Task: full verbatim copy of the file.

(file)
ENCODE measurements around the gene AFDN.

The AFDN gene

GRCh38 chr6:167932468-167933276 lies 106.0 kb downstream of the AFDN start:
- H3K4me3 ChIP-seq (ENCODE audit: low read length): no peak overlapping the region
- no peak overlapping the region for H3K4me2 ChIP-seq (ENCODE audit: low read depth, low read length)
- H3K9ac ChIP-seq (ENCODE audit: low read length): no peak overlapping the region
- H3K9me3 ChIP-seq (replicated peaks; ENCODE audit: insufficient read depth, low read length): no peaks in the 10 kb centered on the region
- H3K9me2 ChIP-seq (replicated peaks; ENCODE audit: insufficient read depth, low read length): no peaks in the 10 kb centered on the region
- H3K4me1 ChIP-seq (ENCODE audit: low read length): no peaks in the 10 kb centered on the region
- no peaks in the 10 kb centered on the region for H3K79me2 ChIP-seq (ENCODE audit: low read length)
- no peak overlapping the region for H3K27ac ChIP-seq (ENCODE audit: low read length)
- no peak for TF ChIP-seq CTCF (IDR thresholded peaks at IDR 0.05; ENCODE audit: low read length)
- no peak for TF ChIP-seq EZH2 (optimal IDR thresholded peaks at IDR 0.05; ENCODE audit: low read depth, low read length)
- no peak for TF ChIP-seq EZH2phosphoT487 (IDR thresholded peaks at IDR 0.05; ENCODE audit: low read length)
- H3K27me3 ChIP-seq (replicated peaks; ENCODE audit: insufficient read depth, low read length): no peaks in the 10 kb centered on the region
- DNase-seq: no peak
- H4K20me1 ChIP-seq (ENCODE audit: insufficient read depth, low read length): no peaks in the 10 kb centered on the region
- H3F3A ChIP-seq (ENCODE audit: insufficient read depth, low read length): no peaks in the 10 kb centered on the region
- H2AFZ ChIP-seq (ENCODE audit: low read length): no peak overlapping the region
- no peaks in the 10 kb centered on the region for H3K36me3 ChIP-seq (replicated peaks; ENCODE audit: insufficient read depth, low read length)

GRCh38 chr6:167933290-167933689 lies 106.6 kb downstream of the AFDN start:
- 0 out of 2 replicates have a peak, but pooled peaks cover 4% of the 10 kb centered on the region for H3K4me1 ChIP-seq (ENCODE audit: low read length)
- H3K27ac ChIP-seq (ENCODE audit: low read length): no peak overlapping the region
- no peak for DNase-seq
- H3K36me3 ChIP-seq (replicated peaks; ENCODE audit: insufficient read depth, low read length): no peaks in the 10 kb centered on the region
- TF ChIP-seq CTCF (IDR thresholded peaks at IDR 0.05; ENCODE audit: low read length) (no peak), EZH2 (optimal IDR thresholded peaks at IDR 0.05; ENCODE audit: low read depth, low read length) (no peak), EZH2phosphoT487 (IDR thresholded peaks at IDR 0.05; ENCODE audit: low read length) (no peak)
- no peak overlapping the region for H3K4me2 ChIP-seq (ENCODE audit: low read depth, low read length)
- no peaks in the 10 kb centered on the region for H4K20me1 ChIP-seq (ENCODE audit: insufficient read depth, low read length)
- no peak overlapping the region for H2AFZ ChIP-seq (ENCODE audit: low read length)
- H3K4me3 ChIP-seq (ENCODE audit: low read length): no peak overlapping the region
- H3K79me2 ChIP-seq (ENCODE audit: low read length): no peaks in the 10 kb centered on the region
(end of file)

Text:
ENCODE measurements around the gene AFDN.

The AFDN gene

GRCh38 chr6:167932468-167933276 lies 106.0 kb downstream of the AFDN start:
- H3K4me3 ChIP-seq (ENCODE audit: low read length): no peak overlapping the region
- no peak overlapping the region for H3K4me2 ChIP-seq (ENCODE audit: low read depth, low read length)
- H3K9ac ChIP-seq (ENCODE audit: low read length): no peak overlapping the region
- H3K9me3 ChIP-seq (replicated peaks; ENCODE audit: insufficient read depth, low read length): no peaks in the 10 kb centered on the region
- H3K9me2 ChIP-seq (replicated peaks; ENCODE audit: insufficient read depth, low read length): no peaks in the 10 kb centered on the region
- H3K4me1 ChIP-seq (ENCODE audit: low read length): no peaks in the 10 kb centered on the region
- no peaks in the 10 kb centered on the region for H3K79me2 ChIP-seq (ENCODE audit: low read length)
- no peak overlapping the region for H3K27ac ChIP-seq (ENCODE audit: low read length)
- no peak for TF ChIP-seq CTCF (IDR thresholded peaks at IDR 0.05; ENCODE audit: low read length)
- no peak for TF ChIP-seq EZH2 (optimal IDR thresholded peaks at IDR 0.05; ENCODE audit: low read depth, low read length)
- no peak for TF ChIP-seq EZH2phosphoT487 (IDR thresholded peaks at IDR 0.05; ENCODE audit: low read length)
- H3K27me3 ChIP-seq (replicated peaks; ENCODE audit: insufficient read depth, low read length): no peaks in the 10 kb centered on the region
- DNase-seq: no peak
- H4K20me1 ChIP-seq (ENCODE audit: insufficient read depth, low read length): no peaks in the 10 kb centered on the region
- H3F3A ChIP-seq (ENCODE audit: insufficient read depth, low read length): no peaks in the 10 kb centered on the region
- H2AFZ ChIP-seq (ENCODE audit: low read length): no peak overlapping the region
- no peaks in the 10 kb centered on the region for H3K36me3 ChIP-seq (replicated peaks; ENCODE audit: insufficient read depth, low read length)

GRCh38 chr6:167933290-167933689 lies 106.6 kb downstream of the AFDN start:
- 0 out of 2 replicates have a peak, but pooled peaks cover 4% of the 10 kb centered on the region for H3K4me1 ChIP-seq (ENCODE audit: low read length)
- H3K27ac ChIP-seq (ENCODE audit: low read length): no peak overlapping the region
- no peak for DNase-seq
- H3K36me3 ChIP-seq (replicated peaks; ENCODE audit: insufficient read depth, low read length): no peaks in the 10 kb centered on the region
- TF ChIP-seq CTCF (IDR thresholded peaks at IDR 0.05; ENCODE audit: low read length) (no peak), EZH2 (optimal IDR thresholded peaks at IDR 0.05; ENCODE audit: low read depth, low read length) (no peak), EZH2phosphoT487 (IDR thresholded peaks at IDR 0.05; ENCODE audit: low read length) (no peak)
- no peak overlapping the region for H3K4me2 ChIP-seq (ENCODE audit: low read depth, low read length)
- no peaks in the 10 kb centered on the region for H4K20me1 ChIP-seq (ENCODE audit: insufficient read depth, low read length)
- no peak overlapping the region for H2AFZ ChIP-seq (ENCODE audit: low read length)
- H3K4me3 ChIP-seq (ENCODE audit: low read length): no peak overlapping the region
- H3K79me2 ChIP-seq (ENCODE audit: low read length): no peaks in the 10 kb centered on the region